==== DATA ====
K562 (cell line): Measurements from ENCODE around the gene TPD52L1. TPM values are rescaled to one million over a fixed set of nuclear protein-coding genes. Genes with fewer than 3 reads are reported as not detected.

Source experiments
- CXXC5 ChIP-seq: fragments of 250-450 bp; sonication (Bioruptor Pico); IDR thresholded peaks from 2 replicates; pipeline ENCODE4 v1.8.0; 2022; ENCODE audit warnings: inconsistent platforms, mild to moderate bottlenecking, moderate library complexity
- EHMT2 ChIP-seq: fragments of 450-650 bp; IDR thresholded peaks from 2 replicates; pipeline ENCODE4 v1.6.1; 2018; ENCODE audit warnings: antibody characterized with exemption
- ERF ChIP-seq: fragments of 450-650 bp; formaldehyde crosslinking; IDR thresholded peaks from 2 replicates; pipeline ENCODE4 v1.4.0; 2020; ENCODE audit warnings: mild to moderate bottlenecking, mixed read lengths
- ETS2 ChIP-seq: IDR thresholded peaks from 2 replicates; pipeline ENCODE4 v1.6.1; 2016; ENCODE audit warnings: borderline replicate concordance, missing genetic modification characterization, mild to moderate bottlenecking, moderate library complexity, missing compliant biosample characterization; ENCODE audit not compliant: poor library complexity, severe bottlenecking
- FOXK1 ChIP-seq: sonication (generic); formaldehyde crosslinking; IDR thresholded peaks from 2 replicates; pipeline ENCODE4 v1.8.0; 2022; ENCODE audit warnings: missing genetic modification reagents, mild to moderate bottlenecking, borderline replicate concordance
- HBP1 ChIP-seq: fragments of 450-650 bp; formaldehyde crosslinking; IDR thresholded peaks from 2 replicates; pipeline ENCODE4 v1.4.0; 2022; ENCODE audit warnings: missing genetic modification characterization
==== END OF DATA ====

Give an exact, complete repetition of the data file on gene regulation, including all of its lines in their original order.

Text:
K562 (cell line): Measurements from ENCODE around the gene TPD52L1. TPM values are rescaled to one million over a fixed set of nuclear protein-coding genes. Genes with fewer than 3 reads are reported as not detected.

Source experiments
- CXXC5 ChIP-seq: fragments of 250-450 bp; sonication (Bioruptor Pico); IDR thresholded peaks from 2 replicates; pipeline ENCODE4 v1.8.0; 2022; ENCODE audit warnings: inconsistent platforms, mild to moderate bottlenecking, moderate library complexity
- EHMT2 ChIP-seq: fragments of 450-650 bp; IDR thresholded peaks from 2 replicates; pipeline ENCODE4 v1.6.1; 2018; ENCODE audit warnings: antibody characterized with exemption
- ERF ChIP-seq: fragments of 450-650 bp; formaldehyde crosslinking; IDR thresholded peaks from 2 replicates; pipeline ENCODE4 v1.4.0; 2020; ENCODE audit warnings: mild to moderate bottlenecking, mixed read lengths
- ETS2 ChIP-seq: IDR thresholded peaks from 2 replicates; pipeline ENCODE4 v1.6.1; 2016; ENCODE audit warnings: borderline replicate concordance, missing genetic modification characterization, mild to moderate bottlenecking, moderate library complexity, missing compliant biosample characterization; ENCODE audit not compliant: poor library complexity, severe bottlenecking
- FOXK1 ChIP-seq: sonication (generic); formaldehyde crosslinking; IDR thresholded peaks from 2 replicates; pipeline ENCODE4 v1.8.0; 2022; ENCODE audit warnings: missing genetic modification reagents, mild to moderate bottlenecking, borderline replicate concordance
- HBP1 ChIP-seq: fragments of 450-650 bp; formaldehyde crosslinking; IDR thresholded peaks from 2 replicates; pipeline ENCODE4 v1.4.0; 2022; ENCODE audit warnings: missing genetic modification characterization